The First Play About the Community History of A.A.

Alcoholics Anonymous is turning 80 this year and its 14th International Conference will take place over the upcoming Fourth of July weekend in Atlanta, GA. With 100,000 recovered alcoholics hitting the streets of downtown Atlanta this summer, a flock of recovery-themed productions, film festivals and entertainers are scheduled to perform.

The serenity prayer and smoky church basements are now embedded in our cultural imagination. There are a number of popular plays and films about the history of Alcoholics Anonymous, the most famous arguably being My Name Is Bill, a made-for-TV movie starring James Wood, and most recently, Bill W. and Dr. Bob by Samuel Shem and Janet Surrey, which ran off-Broadway at the Soho Playhouse in 2013. The majority of these dramatizations focus on the story of the two founders, Bill Wilson and Robert "Dr. Bob" Smith. A unique new addition to this cannon has emerged and it will premiere in Atlanta during the week of the international conference.

Written and directed by Jackie B., the Artistic Director of Recovery Works Theater in San Francisco, Our Experience Has Taught Us is not your typical recovery yarn. It distinguishes itself with a grander and more communal scope, telling the group histories of the first A.A. gatherings in Ohio, New York and California, and the conflicts that led to A.A.'s adoption of "The Twelve Traditions."

For a society that values "principles over personalities," here at last is a play that looks beyond just Bill and Bob's stories, and I suspect that both these men would be delighted to be out of the spotlight for once. Special attention in the play is in fact given to the first women, gays and lesbians, people of color and atheists in the movement. These little-known stories are responsible for some of the most uplifting and heartbreaking moments in the play.


The Traditions are what make A.A. anonymous and truly unique. They are a series of group principles that include financial self-support; anonymity at the level of press, radio and film; and inclusiveness in membership. The Third Tradition, "the only requirement for A.A. membership is a desire to stop drinking" was effectively instated in 1937 when the pioneer group welcomed a confessed homosexual alcoholic to join them. The Traditions are responsible for A.A.'s survival and growth over the last 80 years. Despite this, they are virtually unknown outside the rooms of A.A and in fact, they are often misunderstood by members who have spent years in recovery. It was this lack of visibility and understanding that inspired Jackie B to write the play.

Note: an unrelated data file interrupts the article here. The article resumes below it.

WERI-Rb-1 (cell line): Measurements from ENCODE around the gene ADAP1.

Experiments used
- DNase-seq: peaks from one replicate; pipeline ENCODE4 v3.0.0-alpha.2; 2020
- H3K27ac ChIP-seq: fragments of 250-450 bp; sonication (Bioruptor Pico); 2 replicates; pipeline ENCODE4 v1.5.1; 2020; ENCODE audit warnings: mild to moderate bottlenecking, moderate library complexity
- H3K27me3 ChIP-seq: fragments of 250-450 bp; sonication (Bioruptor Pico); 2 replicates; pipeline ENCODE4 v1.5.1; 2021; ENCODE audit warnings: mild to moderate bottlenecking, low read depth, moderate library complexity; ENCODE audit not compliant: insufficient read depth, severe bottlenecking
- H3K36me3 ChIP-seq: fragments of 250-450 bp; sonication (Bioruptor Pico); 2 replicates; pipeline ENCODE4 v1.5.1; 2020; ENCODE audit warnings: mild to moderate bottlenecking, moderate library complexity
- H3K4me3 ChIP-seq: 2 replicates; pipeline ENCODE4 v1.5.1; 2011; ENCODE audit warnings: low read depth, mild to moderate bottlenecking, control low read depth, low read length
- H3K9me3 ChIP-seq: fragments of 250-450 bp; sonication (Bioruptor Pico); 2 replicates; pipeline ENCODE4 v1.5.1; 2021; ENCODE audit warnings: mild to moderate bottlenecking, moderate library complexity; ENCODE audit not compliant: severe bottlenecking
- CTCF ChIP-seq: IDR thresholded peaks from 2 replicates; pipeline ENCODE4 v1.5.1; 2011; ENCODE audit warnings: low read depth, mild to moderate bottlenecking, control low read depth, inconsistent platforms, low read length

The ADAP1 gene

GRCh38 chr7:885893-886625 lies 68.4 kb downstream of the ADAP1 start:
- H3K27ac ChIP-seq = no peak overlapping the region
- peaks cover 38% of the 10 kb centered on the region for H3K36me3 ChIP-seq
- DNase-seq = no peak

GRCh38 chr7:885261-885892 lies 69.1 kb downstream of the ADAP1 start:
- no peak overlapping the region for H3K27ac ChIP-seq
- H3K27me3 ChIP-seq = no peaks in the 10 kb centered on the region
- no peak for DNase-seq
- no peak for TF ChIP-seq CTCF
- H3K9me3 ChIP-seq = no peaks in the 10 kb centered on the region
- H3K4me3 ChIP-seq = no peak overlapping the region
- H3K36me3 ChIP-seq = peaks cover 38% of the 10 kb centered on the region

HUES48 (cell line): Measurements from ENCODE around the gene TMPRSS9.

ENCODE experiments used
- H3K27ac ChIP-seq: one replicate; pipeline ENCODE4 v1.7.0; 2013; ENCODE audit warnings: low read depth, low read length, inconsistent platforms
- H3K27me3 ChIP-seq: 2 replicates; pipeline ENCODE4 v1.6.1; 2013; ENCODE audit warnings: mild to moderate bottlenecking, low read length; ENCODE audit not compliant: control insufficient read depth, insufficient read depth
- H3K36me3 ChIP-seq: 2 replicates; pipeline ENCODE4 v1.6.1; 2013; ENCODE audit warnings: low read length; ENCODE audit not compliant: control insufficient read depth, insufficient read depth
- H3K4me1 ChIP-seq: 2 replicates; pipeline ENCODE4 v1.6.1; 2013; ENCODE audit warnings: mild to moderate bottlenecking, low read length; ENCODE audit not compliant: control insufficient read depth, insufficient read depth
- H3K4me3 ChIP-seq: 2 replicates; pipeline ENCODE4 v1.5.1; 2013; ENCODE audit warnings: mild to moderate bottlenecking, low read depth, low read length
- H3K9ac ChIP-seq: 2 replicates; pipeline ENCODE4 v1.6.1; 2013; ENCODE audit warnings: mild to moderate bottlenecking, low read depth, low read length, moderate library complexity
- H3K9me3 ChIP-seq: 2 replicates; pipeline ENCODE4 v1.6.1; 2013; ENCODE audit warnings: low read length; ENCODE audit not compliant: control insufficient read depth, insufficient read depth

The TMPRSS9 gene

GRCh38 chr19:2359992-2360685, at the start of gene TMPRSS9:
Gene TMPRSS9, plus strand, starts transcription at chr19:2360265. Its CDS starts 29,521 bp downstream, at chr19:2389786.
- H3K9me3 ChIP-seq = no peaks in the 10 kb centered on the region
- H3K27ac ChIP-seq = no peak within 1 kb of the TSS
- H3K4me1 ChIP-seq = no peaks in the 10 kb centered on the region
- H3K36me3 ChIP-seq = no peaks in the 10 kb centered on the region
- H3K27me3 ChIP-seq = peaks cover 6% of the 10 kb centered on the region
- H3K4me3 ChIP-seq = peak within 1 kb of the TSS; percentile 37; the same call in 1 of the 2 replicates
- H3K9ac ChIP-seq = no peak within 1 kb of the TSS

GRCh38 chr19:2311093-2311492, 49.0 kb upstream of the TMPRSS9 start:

Jackie B., like the majority of her actors, is a recovering alcoholic and drug addict. The day before the company departs for Atlanta, she will "turn" nine as they say, celebrating her ninth year of sobriety. She began writing and directing recovery plays in 2009. She drew her actors from the San Francisco Bay Area recovery community, building an ensemble with an eclectic range of experience and sobriety - from 90 days to 30 years sober, from professional actors to first-timers -- and yet somehow their unity on stage is seamless.

This year the troupe formalized under the name Recovery Works Theater (RWT). Though not affiliated with or endorsed by A.A., RWT was inspired by the society's principle of "one alcoholic working with another." Jackie explains RWT's purpose as "helping the alcoholic discover a home in the recovery community. We create a living connection between the actors, the audience and those who recovered before us. Newcomers learn to see themselves as a link in a precious chain, and we also help strengthen the existing ties in people with long-term sobriety."


WHAT: Our Experience Has Taught Us: A Sensational History of Our Twelve Traditions

DATES AND TIMES: WEDNESDAY – FRIDAY, JULY 1 – 3, 2015 at 12 noon

VENUE: The Rialto Center for the Arts

ADDRESS: 80 Forsyth Street NorthwestAtlanta, GA,